This single pickup wonder is not actually a Strat: in fact, it’s a ‘Flat Head’ Showmaster. I spoke about the Showmaster earlier, and this ‘Flat Head’ take refers to a line of very utilitarian Fenders (Slipknot’s Jim Root favoured these and based his signature models on them), though ‘utilitarian’ is not a term I’d use for the gleeful flame graphic on this! Appropriately enough, Hot Wheels artist Larry Wood carried out the art on this one.

 

Fender Cyclone, Cyclone II and Cyclone HH

Is it just me or have I seen this Cyclone a few times before in the past? Does Fender occasionally issue this offset from time to time? These particular examples are from the 2004 Deluxe series, so they would’ve shown up next to the likes of the Nashville Telecaster.

Take your pick from three single coils, an HS configuration or two humbuckers, all with a Strat-style whammy bar and a scale length you don’t normally find on a Fender: 24.75”!

 

Squier HM Range

You’d better believe that the ‘HM’ on this range of rip-roaring Fenders stands for ‘Heavy Metal’! Fender took a little while to wise up on the 80s hair metal scene (particularly when Charvel dominated it so heavily), but they made up for lost time with these sleek Squier HM Strats and basses, which I believe arrived around 1987 or 88.

Check out that crackle finish over on the left! Admire the spear-shaped headstocks! Cower before the Floyd Rose tremolos! I’m almost as into the 80s graffiti background as I am the guitars. 

 

Fender Custom Shop Disney Strat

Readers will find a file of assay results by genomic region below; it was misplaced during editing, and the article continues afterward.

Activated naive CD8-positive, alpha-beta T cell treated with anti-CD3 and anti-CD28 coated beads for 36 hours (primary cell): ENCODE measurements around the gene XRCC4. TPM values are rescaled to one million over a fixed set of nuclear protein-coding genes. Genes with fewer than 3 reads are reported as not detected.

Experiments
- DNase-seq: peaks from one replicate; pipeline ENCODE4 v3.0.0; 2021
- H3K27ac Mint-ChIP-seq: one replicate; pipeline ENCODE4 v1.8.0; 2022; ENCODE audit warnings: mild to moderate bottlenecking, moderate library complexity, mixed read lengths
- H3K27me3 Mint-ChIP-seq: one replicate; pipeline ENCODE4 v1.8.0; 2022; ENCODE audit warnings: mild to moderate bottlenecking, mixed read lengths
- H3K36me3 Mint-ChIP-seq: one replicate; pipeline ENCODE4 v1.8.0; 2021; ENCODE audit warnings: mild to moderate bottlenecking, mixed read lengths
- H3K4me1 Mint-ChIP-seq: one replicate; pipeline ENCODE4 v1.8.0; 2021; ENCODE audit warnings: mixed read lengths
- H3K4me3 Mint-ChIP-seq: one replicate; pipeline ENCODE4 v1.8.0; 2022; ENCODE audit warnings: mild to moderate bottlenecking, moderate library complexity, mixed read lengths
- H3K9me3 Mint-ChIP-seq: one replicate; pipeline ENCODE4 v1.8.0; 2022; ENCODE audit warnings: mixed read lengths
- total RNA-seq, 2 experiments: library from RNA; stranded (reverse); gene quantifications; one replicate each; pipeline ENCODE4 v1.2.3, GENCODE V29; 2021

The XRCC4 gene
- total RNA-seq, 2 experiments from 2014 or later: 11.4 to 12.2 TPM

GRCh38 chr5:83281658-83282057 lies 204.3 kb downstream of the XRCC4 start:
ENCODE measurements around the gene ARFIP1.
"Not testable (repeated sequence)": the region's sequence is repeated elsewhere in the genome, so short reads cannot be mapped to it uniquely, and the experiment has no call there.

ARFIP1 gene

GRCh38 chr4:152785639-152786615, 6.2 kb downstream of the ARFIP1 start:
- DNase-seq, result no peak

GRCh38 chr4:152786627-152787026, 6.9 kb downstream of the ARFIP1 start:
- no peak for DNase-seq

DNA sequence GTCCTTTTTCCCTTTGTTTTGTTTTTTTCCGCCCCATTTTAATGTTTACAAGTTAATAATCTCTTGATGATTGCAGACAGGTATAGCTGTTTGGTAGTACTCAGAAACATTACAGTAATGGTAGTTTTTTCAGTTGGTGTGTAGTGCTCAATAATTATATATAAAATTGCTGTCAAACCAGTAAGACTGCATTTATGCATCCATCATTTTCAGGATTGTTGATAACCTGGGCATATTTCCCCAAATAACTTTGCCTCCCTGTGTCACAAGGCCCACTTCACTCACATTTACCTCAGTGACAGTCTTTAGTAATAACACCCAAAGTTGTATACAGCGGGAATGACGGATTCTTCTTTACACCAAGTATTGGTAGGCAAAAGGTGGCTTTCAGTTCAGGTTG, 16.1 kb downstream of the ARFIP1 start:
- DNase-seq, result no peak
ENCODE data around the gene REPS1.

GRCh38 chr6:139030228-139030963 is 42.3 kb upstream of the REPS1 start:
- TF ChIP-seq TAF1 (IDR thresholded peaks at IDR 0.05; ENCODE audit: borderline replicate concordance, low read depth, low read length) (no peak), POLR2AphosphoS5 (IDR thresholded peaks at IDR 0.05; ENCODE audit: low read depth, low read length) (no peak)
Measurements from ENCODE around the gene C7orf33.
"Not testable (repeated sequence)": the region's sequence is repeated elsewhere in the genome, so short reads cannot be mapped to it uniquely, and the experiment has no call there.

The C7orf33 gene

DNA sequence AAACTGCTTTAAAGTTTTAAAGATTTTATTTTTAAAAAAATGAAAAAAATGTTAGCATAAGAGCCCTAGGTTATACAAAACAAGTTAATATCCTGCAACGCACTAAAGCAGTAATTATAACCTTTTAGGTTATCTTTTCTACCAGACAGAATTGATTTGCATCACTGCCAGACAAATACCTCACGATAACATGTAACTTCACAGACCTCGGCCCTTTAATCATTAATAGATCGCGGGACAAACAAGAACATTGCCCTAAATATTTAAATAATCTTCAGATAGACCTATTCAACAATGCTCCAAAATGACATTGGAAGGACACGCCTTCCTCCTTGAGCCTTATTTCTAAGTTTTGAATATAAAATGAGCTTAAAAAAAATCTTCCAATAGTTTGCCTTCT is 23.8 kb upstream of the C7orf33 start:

This is what happens when the world’s biggest guitar brand collaborates with the world’s biggest entertainment company: characters, colours, a star-studded fingerboard and gold aplenty!

This was for Disney’s own 75th Anniversary (so I think that would be 1999), and whilst I’d hardly call it subtle, it has bags of character (sorry) and will delight fans of the Haus of Maus for sure!

 

Fender Japan Bullet/Terry

Guitar companies do tend to recycle names of products, so we’ve all seen the Bullet name on cheap Squier Strats, for example. What I’ve never seen, though, is this wonderfully odd offset from Fender Japan.

Whether it’s known as the Bullet (late 80s I thiiiiink) or the Terry (early 90s), this is a very rare Fender model. Okay, they are actually two models, but I feel like one begat the other, so they're appearing here together!

 I don’t know whether these were ever built outside Japan: I’ve seen a few examples online now and they are all Japanese. Very cool, and slightly reminiscent of the types of boutique builds you see around today, so maybe Fender were ahead of the game with this one?

From what I can gather, ‘Terry’ was Takeshi Terauchi, a sort of Japanese Dick Dale. His signature model had a Jazzmaster-style bridge and vibrato unit, but these other models show the variety that could be had on this cool shape. Another one for the reissuing? Oh, it’s just me?

 

Fender Nylon Strat & Tele 1996